American Ginseng (Panax quinquefolius) is an herbaceous perennial that's a member of the ivy family. It's native to Eastern North America, especially the Ozark and Appalachian regions of the United States. American Ginseng was once common, but is now rare in the wild due to its value in herbal medicine. It's also commercially cultivated, especially in the United States and China.
Look at the stem of the American Ginseng. It grows vertically and may be up to two feet tall. The stem doesn't have hairs or branches, and has approximately three leaves on the end.
Observe the leaves of the American Ginseng. Each compound leaf consists of five leaflets that are widely spread apart. These leaflets are 2 1/2 to 6 inches long and up to 2 1/2 inches across. They are hairless with finely serrated teeth along the edges. The two outside leaflets are significantly smaller than the three leaflets in the middle.
Examine the American Ginseng's umbels. An umbel is a cluster of flowers on short stalks of equal length. The American Ginseng has a single umbel at the end of the central stem. Each umbel may be up to 3/4 inch across and contains 10 to 20 individual flowers.
Study the flowers of the American Ginseng. The flowers are no more than 1/8 inch across and have five spreading petals. They are greenish white and bloom for about two weeks in early summer.
Inspect the berries of the American Ginseng. They're bright red and about 3/4 inch across. They're round or oval, and usually contain two seeds. The berries of the American Ginseng replace its flowers in the fall.
Locate a patch of woodland where you know ginseng grows wild. Your county extension office can help you identify where these areas may be located, and tell you about any regulations concerning wild ginseng harvesting.
Dig up the mature ginseng roots. These are plants with at least three prongs or five leaves.
Select a site that is appropriate for growing ginseng. The plants have specific needs. Find an area that is wooded and has approximately 80 percent shade from deciduous trees. Alternatively, build an area with artificial shade for young plants. Plant on a north- or east-facing slope that has good drainage. Choose a site that will be secure from poachers. Ginseng is a high-value crop and plants can easily be stolen and resold by others.
Soak ginseng roots for about 15 minutes before placing them in the ground in a solution of captan and water to encourage growth and prevent shock.
Rake back the leaves over a small spot where you'd like to plant one rootlet. Dig a 1-inch hole and place the rootlet in the hole. Fill the hole with earth and recover with a light layer of leaves.
Place the rootlets in a random pattern on the slope for a natural-looking plot, allowing adequate spacing for air flow. A good guide is to allow 7 to 9 inches between plants on all sides to ensure proper room to grow, allow each plant room to absorb enough moisture and nutrients, and prevent the spread of disease.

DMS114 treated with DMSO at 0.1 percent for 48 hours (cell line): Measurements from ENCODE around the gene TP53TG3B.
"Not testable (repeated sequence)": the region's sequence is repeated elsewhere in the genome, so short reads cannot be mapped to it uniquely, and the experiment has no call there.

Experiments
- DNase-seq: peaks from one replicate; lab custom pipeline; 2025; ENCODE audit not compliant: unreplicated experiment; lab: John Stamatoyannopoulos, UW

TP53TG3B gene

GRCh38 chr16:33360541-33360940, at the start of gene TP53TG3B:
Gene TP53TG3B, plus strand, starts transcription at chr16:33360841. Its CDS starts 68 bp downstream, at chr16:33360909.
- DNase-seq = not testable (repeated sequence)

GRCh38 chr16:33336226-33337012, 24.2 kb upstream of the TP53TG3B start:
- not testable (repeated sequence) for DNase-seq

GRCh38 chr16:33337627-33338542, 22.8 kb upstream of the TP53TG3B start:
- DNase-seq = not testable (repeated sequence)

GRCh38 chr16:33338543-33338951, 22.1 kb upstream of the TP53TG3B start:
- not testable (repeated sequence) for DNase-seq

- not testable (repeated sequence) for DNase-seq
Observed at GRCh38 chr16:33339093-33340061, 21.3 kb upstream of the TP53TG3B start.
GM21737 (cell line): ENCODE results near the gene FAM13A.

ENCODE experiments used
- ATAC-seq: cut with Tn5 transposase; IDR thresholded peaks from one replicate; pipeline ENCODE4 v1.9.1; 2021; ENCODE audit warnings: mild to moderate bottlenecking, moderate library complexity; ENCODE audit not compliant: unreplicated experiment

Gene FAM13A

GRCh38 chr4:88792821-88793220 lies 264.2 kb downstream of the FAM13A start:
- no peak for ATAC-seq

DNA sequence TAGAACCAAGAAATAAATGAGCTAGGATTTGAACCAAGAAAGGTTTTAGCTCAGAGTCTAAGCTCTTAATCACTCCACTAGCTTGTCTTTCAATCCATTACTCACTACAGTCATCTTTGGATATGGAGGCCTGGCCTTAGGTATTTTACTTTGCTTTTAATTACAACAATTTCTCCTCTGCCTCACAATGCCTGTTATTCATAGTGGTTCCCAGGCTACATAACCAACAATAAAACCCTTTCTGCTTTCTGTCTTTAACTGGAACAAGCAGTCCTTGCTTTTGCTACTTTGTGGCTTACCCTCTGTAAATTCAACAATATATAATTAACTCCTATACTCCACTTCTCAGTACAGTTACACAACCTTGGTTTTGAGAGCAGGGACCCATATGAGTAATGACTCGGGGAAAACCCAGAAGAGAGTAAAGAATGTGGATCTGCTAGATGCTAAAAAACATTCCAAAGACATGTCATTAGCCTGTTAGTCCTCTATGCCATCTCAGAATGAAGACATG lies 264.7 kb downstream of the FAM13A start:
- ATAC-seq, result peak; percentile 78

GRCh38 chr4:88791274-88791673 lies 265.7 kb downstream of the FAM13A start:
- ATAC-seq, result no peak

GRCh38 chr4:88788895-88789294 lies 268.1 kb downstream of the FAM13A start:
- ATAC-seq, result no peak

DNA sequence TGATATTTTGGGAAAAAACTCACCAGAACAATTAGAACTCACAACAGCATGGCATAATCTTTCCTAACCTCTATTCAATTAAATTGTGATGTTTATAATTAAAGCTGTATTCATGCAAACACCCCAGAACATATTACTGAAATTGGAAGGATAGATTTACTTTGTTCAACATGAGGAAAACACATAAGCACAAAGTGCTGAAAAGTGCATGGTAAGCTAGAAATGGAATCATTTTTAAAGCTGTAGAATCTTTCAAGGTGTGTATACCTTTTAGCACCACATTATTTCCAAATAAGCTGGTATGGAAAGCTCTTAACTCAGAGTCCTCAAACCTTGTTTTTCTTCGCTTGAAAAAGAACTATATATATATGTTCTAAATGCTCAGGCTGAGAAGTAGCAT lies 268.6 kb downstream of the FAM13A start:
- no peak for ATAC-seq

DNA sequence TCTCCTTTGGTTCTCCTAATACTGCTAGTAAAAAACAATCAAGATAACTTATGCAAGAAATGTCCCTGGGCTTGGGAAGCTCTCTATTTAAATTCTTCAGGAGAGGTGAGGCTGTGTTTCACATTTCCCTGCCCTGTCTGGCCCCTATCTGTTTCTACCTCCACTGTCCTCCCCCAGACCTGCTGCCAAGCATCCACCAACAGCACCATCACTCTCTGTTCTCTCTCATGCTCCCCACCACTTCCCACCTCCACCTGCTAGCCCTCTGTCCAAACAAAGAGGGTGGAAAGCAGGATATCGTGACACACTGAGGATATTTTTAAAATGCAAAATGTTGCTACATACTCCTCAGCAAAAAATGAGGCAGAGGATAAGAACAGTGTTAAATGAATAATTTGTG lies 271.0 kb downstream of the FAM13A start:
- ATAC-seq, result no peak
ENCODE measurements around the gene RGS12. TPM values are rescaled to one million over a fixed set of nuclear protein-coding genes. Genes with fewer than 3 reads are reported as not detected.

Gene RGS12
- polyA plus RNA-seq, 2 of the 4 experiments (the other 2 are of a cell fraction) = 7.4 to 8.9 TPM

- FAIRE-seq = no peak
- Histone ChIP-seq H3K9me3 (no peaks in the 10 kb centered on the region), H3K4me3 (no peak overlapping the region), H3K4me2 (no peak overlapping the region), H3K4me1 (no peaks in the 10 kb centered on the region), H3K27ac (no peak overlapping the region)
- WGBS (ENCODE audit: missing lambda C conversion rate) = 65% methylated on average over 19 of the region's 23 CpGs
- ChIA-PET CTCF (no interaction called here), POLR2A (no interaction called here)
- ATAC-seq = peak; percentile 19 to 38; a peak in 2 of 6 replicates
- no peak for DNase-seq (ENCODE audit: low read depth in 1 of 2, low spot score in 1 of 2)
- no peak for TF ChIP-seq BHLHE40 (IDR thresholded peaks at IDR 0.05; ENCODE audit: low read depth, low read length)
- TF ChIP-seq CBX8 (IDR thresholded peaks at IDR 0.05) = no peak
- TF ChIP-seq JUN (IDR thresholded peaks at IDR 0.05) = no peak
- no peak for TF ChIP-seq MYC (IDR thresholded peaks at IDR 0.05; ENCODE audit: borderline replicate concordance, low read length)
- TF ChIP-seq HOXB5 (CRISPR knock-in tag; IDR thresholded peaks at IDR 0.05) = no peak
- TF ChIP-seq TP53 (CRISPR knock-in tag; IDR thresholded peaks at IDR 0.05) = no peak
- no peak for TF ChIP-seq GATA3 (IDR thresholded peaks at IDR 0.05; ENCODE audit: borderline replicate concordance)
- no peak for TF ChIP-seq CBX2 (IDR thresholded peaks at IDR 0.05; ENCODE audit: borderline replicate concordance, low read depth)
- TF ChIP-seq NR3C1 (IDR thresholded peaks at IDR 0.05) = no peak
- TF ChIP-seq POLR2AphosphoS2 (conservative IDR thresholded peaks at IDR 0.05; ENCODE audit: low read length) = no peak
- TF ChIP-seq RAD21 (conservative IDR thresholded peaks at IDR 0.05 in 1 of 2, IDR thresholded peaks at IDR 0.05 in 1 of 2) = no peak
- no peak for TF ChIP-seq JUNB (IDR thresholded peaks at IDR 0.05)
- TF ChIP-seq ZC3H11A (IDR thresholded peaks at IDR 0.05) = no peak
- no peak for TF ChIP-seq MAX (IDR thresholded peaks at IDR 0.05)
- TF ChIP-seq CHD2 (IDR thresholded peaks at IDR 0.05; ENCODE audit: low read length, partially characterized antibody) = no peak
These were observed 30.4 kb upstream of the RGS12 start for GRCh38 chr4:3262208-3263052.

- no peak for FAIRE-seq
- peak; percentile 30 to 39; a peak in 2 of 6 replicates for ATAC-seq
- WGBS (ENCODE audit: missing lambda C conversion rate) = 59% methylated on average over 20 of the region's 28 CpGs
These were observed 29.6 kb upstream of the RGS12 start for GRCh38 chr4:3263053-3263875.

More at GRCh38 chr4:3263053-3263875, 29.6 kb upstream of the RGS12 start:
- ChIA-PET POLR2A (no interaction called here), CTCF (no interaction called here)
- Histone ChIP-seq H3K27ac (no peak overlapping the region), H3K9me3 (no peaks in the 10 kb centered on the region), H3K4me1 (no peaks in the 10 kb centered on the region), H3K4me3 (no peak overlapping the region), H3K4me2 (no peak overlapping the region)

Water your plants daily to prevent them from drying out.
Look for ginseng plants in their natural growing environs: moist hardwood and mixed forest floors in the northernmost regions of the state, where average ambient temperatures hover around 50 degrees Fahrenheit and where plants are mostly shaded from the sun.
Seek out ginseng plants by their green foliage that reaches roughly 1 to 2 feet tall with three groups of five egg-shaped and serrated leaflets arranged in a circle on each straight stem, according to Purdue University.
Recognize ginseng flowers, visible on the plants in the middle of summer, by their greenish-yellow hue, umbrella-like form and placement in the center of the circle of the five leaves at the tip of the stem.
Identify ginseng berries on the plants in late summer and fall by their ruby hue, wrinkled skin and just two seeds held within the berry flesh.
Late April marks the beginning of the growing period for ginseng. Flowers appear shortly thereafter, in late spring.
Ginseng plants bloom and produce seeds beginning in the third year. Before this time plants spend time and energy on foliage growth and root development.
Avoid this three-year waiting period by purchasing 3-year-old rootlets for planting, suggests Ohio State University Extension. Proper growing conditions, including shade at least 75 percent of the time and a moist environment, help ginseng thrive and reach developmental stages as soon as possible.
Stratified ginseng seeds should be planted in the fall before any ground freeze takes place. Plant ginseng seeds at least 1/2-inch deep, spaced 1 to 6 inches apart, in well-draining, nutrient-rich soil and cover with 1 to 2 inches of mulch. Allow 6 to 9 inches of space between rows.
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